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January 5, 2012

Dealing with Bipolar Disorder at Work

A diagnosis of bipolar disorder may have a significant impact on your ability to work, but it doesn't mean you can't. Many people with this mental illness continue working, and enjoy fulfilling lives. One of your first considerations may be whether you need to tell your boss or coworkers about your illness. If bipolar disorder is affecting your work performance or causing absences, it may be helpful to explain what's going on. If you decide to talk about your illness at work, realize that most people have heard of bipolar disorder, but they may have an inaccurate understanding, or negative, preconceived notions, about what the illness involves. It's best to start with facts. Bipolar is a mood disorder causing dramatic up and down mood swings. As with other medical conditions, like diabetes or hypertension, you take medication and see a medical professional to help manage your symptoms. It may be helpful to provide materials about the illness, or suggest websites providing additional information about bipolar disorder. The better you advocate for yourself and educate others about the illness, the less skeptical and more supportive they may be. If you work in a large company, it may be better to go directly to your human resources department, especially if you believe your boss wouldn't be sympathetic or are starting a new job. Once you make your employer aware of your bipolar disorder, you also gain protection under the law via the U.S. Department of Justice Americans with Disabilities Act. This protection is important because once you've disclosed your condition; your employer is required to arrange reasonable accommodations to enable you to perform your essential job functions. You may need to request a flexible schedule, working from home, longer or more frequent breaks, natural lighting, phone calls to doctors or other support people, and time off for therapy appointments. Managing your illness while in a stressful and demanding workplace may often pose a significant challenge. At the same time, working offers emotional benefits, such as a stable and structured environment, the natural boost productivity reflects on self-esteem and an opportunity for growing social support. If you think you may be suffering from bipolar disorder, please see a mental health professional. You can also find more videos about bipolar disorder on this website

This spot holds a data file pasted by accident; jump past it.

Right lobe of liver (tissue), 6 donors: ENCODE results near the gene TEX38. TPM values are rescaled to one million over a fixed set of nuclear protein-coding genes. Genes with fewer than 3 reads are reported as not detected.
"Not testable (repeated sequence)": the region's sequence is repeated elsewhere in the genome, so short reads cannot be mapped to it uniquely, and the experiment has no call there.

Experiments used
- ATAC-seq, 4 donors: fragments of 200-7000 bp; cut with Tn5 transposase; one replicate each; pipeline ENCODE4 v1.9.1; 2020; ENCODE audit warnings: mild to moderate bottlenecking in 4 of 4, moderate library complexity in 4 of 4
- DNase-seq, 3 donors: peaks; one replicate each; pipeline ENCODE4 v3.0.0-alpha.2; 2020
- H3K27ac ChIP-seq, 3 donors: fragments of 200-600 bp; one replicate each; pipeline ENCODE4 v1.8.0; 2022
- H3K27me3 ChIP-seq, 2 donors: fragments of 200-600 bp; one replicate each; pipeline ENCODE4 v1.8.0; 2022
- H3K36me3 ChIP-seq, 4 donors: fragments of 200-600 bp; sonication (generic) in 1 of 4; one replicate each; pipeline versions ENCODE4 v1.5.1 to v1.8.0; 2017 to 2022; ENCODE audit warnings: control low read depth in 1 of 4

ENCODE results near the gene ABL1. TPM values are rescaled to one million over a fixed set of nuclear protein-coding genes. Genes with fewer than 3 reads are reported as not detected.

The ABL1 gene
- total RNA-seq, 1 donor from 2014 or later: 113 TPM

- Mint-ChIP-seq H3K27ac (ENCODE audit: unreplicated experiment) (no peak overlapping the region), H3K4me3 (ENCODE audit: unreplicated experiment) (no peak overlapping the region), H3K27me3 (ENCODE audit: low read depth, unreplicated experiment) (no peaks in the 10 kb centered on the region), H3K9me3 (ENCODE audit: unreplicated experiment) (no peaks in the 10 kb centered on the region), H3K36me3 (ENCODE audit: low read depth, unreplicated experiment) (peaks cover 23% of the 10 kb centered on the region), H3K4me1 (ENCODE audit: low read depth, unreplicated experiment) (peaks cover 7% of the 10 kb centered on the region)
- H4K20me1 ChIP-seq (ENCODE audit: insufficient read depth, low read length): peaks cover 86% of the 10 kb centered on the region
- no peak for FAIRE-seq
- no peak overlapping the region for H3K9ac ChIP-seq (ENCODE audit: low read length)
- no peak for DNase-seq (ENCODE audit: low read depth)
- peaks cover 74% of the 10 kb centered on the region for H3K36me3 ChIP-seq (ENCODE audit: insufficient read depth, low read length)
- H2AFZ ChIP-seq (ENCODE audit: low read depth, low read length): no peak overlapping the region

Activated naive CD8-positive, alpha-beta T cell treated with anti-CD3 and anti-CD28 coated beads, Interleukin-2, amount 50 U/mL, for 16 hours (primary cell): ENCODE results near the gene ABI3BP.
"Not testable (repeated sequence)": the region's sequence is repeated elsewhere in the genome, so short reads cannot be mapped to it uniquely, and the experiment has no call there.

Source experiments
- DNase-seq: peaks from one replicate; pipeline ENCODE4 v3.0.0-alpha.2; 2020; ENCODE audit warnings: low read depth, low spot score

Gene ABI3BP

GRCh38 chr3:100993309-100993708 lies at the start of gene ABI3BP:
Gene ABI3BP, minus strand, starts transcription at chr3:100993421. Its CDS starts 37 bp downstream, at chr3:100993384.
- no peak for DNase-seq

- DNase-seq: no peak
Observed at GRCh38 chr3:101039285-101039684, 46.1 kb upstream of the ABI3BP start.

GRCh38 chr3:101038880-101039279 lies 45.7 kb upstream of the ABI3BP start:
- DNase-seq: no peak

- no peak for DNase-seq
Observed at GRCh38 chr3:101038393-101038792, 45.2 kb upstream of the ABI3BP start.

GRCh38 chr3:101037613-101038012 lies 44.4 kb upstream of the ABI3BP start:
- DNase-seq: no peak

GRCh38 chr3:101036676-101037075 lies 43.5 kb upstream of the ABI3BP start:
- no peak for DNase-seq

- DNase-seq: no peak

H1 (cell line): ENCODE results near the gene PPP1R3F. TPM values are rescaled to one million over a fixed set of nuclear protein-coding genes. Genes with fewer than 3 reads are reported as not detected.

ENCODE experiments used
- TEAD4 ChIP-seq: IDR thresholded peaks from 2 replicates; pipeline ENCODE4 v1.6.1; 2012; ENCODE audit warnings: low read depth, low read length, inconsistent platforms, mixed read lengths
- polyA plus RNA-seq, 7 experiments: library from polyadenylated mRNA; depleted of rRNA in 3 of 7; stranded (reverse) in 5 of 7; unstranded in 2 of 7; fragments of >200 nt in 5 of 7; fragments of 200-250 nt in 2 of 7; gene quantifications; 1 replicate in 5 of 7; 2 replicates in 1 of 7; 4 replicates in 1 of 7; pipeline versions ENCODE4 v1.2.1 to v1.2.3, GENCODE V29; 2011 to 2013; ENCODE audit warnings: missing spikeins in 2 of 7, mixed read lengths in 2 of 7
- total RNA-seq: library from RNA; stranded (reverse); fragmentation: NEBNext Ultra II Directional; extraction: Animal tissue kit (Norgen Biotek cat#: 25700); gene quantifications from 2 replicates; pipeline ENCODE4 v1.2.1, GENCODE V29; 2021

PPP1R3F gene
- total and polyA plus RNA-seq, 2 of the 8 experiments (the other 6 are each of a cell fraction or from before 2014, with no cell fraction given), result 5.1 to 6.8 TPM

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Last Updated:
December 20, 2012